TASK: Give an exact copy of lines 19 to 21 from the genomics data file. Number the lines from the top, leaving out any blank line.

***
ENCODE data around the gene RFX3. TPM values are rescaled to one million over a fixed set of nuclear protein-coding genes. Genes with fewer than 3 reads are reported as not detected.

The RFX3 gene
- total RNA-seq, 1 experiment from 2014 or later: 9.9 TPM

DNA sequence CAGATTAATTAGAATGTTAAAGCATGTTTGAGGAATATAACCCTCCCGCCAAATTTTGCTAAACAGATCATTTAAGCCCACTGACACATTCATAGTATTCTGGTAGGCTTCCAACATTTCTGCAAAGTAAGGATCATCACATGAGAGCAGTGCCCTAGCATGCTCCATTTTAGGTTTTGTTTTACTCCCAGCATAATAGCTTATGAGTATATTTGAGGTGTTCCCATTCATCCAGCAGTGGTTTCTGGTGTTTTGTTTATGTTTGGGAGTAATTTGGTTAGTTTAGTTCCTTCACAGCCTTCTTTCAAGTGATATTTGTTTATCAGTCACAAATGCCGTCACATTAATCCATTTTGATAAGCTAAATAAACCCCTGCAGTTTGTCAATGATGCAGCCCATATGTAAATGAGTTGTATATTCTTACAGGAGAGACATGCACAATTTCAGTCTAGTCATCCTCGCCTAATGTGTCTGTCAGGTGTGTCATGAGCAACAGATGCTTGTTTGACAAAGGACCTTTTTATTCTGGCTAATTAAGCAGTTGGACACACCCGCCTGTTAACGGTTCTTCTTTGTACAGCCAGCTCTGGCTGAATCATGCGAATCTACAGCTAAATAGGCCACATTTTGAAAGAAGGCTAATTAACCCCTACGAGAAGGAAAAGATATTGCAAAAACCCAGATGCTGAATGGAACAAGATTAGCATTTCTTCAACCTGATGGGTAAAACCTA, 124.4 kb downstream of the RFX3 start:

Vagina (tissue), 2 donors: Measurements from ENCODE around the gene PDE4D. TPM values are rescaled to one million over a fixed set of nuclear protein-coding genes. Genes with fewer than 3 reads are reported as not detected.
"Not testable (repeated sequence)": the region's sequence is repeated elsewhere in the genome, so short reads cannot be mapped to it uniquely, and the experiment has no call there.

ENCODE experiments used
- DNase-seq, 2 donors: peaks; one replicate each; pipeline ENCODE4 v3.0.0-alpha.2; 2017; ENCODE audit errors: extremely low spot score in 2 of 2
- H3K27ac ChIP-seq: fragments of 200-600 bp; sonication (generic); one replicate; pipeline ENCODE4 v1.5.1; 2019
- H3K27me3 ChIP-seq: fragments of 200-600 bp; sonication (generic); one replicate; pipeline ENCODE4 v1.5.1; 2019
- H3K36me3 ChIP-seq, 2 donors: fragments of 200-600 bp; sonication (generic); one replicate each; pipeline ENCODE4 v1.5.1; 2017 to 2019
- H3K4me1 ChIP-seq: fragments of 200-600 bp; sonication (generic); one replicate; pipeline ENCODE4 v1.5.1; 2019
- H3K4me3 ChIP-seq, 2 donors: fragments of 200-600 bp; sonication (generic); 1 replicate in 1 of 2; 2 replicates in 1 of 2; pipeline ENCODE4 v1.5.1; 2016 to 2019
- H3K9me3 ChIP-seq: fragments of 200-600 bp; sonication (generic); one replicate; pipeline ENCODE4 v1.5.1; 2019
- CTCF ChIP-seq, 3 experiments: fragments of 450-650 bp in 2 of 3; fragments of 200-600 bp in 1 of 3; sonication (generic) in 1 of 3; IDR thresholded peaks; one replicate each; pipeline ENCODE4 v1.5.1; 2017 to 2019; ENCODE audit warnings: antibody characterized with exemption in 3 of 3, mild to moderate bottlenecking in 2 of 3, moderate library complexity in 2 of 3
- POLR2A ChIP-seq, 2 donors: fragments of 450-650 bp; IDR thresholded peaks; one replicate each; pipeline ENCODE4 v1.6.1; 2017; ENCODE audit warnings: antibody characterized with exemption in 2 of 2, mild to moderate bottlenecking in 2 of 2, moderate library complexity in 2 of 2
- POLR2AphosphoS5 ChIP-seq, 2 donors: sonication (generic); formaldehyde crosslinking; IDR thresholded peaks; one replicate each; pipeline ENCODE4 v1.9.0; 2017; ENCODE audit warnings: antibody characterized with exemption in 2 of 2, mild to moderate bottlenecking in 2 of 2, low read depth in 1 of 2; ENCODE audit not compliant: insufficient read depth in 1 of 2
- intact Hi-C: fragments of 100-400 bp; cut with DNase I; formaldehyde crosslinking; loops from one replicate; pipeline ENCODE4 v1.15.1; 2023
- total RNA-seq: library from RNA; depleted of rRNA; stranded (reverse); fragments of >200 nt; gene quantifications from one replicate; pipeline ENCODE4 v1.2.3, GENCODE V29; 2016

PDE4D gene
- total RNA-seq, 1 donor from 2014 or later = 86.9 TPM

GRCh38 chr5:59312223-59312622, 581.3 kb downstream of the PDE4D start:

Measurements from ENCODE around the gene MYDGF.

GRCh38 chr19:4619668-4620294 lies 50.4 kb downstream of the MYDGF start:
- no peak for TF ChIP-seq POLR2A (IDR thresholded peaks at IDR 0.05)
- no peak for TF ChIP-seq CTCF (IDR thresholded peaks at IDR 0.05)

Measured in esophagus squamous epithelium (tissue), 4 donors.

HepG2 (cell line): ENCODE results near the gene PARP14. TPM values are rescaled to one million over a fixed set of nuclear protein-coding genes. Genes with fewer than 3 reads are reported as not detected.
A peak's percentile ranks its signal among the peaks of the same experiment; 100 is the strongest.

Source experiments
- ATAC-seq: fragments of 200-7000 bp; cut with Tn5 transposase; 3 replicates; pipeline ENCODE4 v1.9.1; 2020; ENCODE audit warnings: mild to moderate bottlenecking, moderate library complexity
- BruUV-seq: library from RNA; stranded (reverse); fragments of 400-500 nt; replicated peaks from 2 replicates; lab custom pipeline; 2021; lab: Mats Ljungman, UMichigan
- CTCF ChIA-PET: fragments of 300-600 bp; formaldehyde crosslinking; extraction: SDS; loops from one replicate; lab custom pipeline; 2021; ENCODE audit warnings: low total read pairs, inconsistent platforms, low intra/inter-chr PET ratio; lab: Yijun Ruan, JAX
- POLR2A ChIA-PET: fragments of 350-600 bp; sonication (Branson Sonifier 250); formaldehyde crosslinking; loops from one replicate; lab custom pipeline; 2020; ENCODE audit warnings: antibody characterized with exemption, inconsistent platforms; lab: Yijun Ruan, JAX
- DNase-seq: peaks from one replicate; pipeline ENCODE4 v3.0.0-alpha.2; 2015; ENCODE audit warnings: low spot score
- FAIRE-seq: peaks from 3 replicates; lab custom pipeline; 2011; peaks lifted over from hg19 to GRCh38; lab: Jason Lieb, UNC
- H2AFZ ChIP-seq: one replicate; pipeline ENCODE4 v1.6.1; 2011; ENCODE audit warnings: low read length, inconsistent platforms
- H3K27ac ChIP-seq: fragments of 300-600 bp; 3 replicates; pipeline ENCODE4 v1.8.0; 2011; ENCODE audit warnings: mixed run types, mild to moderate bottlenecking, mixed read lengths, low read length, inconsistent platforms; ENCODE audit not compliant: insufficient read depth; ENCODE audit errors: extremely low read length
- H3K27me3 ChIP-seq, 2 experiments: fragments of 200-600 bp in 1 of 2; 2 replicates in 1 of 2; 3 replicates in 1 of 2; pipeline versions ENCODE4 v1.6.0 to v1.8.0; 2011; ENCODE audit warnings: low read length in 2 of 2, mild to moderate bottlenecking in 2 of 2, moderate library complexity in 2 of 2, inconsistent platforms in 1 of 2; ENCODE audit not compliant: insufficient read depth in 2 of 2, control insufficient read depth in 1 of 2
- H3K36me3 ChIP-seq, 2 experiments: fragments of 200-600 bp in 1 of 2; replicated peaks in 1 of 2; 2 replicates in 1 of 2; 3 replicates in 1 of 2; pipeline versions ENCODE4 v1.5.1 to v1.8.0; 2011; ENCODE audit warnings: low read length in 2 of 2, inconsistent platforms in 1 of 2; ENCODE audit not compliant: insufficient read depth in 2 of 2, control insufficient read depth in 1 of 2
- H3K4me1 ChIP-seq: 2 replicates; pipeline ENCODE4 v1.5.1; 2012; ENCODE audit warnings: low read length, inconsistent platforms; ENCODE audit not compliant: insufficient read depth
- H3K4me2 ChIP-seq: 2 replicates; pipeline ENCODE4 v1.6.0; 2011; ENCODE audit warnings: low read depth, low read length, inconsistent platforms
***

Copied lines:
- total RNA-seq: library from RNA; depleted of rRNA; stranded (reverse); fragments of >200 nt; gene quantifications from one replicate; pipeline ENCODE4 v1.2.3, GENCODE V29; 2016

PDE4D gene
- total RNA-seq, 1 donor from 2014 or later = 86.9 TPM